In fact it's been a while since I've done more than whine tangentially about the Government's attempt to wreck the legal aid system. It's time for an update.
Media coverage of the Bill remains pretty thin on the ground, but it has picked up a little (See for example this example from a local TV station, showcasing the lovely Totnes). There have been concessions on some points not connected to family law, such as police station representation. The Bill has had a rough ride in the Lords, and is due to go to Committee stage there next week. It should be interesting.
There is a whiff of good news, although I wouldn't get too excited. There is some talk of a concession on domestic violence - with Djanogly saying that the Government view the definition of domestic abuse in the Bill as consistent with the ACPO definition of domestic abuse (it plainly isn't) and that they would be happy to amend it - I think the argument runs like this: "Look, they say the same thing, you just can't see it. But just for you, we'll amend it. Alright?" Which rather begs the question "If you always intended it to mean what the ACPO definition says why the hell didn't you just use that definition when you drafted the thing? And why has it taken so long to "clarify" that you always meant it to say that?" (that's two questions, my bad).
Anyway, carping aside, this is good news if it happens - but it still does not deal with the important point that the detailed criteria to be met in order to actually qualify for legal aid are not contained in the Bill, and it is those which are most likely to exclude so many d.v. victims from accessing legal aid (the green paper makes clear that the criteria will be strict and victims will need to provide objective evidence from very limited categories). Baroness Butler-Sloss has asked for those criteria to be published so that they can be scrutinised alongside the Bill. That is essential, as they will otherwise be slipped through in some piece of secondary legislation. The manner of the climbdown on the ACPO definition is significant - this is not an acknowledgment that the Government had got it wrong, had been attempting to use too narrow a definition, to adopt a too stringent approach. All that has been acknowledged is poor drafting, not substantively bad policy. Campaigners on this issue must not let the Government off the hook the moment they adopt the ACPO guidance. And beyond that still undealt with are all those arguments about equality of arms for alleged perpetrators, the cross examination of victims by LiP perpetrators. Much to be dealt with...
Also significant, Jonathan Djanogly appears to have waved the white flag on the economic justification of the LASPO Bill. No-one round here is surprised to learn that the austerity drive was a convenient cover for an ideologically driven slash and burn. That it has taken so long for the Government to admit that it is impossible to say how much the proposals will save us or cost us is remarkable given the wealth of analysis demonstrating the lack of prior research and the non-existent evidence base for the Government's figures. There is an excellent analysis of this development on Social Justice First, pointing out the inevitable rise in Litigants in Person that will flow from the Bill if enacted. Djanogly appeared last week to be still of the bizarre view that there will not be any significant increase in the numbers of litigants in person. "Constructive knowledge" is a phrase which I have rarely used since law school, but it seems rather apt, for surely this must be a wilful closing of the governmental eye?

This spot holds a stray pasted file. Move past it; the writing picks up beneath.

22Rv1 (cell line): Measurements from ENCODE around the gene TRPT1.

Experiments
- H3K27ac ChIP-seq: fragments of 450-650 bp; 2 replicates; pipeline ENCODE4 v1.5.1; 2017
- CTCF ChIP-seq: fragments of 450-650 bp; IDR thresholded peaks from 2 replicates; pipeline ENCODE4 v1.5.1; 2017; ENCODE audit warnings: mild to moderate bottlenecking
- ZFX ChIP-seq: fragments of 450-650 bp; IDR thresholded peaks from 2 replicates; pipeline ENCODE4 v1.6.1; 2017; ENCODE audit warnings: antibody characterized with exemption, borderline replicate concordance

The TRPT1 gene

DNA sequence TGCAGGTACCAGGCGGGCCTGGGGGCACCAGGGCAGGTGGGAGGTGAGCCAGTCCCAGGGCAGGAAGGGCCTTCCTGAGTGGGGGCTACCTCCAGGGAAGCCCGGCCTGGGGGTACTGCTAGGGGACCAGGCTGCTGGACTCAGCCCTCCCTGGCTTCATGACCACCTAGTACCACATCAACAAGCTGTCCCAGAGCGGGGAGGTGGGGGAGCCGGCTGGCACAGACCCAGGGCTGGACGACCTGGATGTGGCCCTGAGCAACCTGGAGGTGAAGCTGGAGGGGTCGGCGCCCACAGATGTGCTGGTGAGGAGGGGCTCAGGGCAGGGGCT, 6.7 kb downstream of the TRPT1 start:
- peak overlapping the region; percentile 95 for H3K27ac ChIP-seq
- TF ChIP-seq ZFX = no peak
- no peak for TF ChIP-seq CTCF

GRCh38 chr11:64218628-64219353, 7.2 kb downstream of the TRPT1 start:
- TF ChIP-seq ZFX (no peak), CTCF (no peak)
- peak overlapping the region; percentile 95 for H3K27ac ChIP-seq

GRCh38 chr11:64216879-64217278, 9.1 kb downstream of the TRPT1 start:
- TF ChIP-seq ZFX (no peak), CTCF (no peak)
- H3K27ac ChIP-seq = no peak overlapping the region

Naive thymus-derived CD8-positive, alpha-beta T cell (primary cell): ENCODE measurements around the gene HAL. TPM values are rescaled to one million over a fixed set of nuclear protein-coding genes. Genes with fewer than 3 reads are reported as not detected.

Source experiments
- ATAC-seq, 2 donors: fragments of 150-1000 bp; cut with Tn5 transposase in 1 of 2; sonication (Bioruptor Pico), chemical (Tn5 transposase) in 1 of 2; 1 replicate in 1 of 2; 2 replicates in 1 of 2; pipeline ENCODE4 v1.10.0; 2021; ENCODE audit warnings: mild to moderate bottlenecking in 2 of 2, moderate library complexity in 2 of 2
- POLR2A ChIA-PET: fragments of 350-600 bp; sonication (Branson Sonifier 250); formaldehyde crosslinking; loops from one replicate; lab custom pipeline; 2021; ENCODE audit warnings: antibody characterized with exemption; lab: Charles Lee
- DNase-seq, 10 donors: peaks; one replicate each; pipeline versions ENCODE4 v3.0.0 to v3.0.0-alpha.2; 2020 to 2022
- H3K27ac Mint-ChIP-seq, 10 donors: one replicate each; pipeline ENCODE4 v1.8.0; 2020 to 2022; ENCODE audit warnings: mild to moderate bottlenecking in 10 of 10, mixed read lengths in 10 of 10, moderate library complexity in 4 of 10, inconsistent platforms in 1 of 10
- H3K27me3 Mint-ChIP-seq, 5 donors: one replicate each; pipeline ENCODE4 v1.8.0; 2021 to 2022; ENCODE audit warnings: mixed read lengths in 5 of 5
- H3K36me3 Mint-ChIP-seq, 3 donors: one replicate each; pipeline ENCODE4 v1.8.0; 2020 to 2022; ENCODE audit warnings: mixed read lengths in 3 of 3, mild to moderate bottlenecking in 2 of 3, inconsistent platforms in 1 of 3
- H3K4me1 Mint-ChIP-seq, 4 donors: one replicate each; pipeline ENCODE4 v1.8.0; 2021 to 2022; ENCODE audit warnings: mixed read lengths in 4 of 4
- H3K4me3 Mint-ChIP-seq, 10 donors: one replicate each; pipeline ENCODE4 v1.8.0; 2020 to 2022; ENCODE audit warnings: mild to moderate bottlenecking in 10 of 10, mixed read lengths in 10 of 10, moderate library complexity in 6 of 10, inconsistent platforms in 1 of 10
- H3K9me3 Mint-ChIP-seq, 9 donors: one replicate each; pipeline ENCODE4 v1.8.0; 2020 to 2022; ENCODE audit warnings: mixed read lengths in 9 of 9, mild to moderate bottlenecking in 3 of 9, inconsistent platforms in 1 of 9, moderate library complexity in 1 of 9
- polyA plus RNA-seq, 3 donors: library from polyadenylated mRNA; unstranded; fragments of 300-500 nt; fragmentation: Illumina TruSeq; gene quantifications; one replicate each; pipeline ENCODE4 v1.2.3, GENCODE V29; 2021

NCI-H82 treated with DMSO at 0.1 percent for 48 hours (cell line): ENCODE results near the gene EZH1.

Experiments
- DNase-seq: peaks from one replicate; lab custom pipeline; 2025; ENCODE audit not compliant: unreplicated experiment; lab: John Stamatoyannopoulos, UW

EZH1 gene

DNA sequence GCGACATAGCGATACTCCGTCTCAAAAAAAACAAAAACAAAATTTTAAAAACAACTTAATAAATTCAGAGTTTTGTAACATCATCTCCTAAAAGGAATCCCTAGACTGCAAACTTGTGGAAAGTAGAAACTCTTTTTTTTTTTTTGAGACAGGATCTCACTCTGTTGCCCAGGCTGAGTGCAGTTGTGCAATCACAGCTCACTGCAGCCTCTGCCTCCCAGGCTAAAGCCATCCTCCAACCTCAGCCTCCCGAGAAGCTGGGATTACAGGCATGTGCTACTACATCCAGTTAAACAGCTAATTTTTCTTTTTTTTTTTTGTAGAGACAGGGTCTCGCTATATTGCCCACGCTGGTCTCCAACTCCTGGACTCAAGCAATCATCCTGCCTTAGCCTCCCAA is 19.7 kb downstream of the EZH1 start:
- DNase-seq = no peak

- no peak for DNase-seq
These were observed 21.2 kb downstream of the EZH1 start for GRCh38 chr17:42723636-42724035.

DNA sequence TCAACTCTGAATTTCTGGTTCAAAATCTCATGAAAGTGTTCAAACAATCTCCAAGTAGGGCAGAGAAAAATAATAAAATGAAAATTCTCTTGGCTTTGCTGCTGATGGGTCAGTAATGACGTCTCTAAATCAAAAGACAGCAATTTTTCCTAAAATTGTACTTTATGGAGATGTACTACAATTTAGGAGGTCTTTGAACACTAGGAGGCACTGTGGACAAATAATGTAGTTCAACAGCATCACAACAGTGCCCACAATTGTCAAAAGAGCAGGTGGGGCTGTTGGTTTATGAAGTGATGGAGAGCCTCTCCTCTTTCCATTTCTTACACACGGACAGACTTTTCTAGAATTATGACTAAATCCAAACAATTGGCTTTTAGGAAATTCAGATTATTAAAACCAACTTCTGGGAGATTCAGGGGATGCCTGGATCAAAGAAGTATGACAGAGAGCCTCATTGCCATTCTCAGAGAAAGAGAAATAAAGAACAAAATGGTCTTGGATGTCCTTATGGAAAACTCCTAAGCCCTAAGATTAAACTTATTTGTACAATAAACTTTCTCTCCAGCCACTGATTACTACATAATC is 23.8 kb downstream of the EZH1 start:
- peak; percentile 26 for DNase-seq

I despair at what is on the horizon. It's a perfect storm for family law. Strip away funding for advice to help families with housing, debt and benefit problems, all of which are chronic family stressors and may contribute to relationship breakdown. Strip away the legal aid for families who have suffered relationship breakdown, point everyone in the direction of mediators, who will turn away many where there are domestic abuse or control issues apparent, most of whom will fall outwith the strict d.v. definition for the purposes of legal aid notwithstanding the fact that they can't mediate...And if the storm didn't sink the ship, the plan to reform the Children Act to create some new presumption of contact about which everyone will be either mightily excited, ill informed or petrified is a metaphorical torpedo to the hull of the good ship Family Justice. As any fule no if you want to create more litigation, reform the law.
Anyway, more on the reforms to the "custody" laws anon...Back to legal aid.
What once seemed like a conspiracy theory that many wryly postulated but few actually believed, seems to be more frequently being put forward as a serious theory: sharp practice by the LSC. One example in the Gazette, as reported by Family Lore. Whether it is a deliberate policy or incompetence matters little to those of us who are perpetually anxious as to whether or not there will be a rejected claim in the morning post each day. It becomes a sort of bloody minded game of correspondence chess, trying to outwit the unseen opponents by guessing whether it is missing seals, illegible signatures or wonky staples that they will be hunting down this week. It's like fighting the Borg - you think you've found a setting that will work but by the time you've worked it out "they've adapted Captain - our phasers are useless". Sometimes I think that resistance is indeed futile.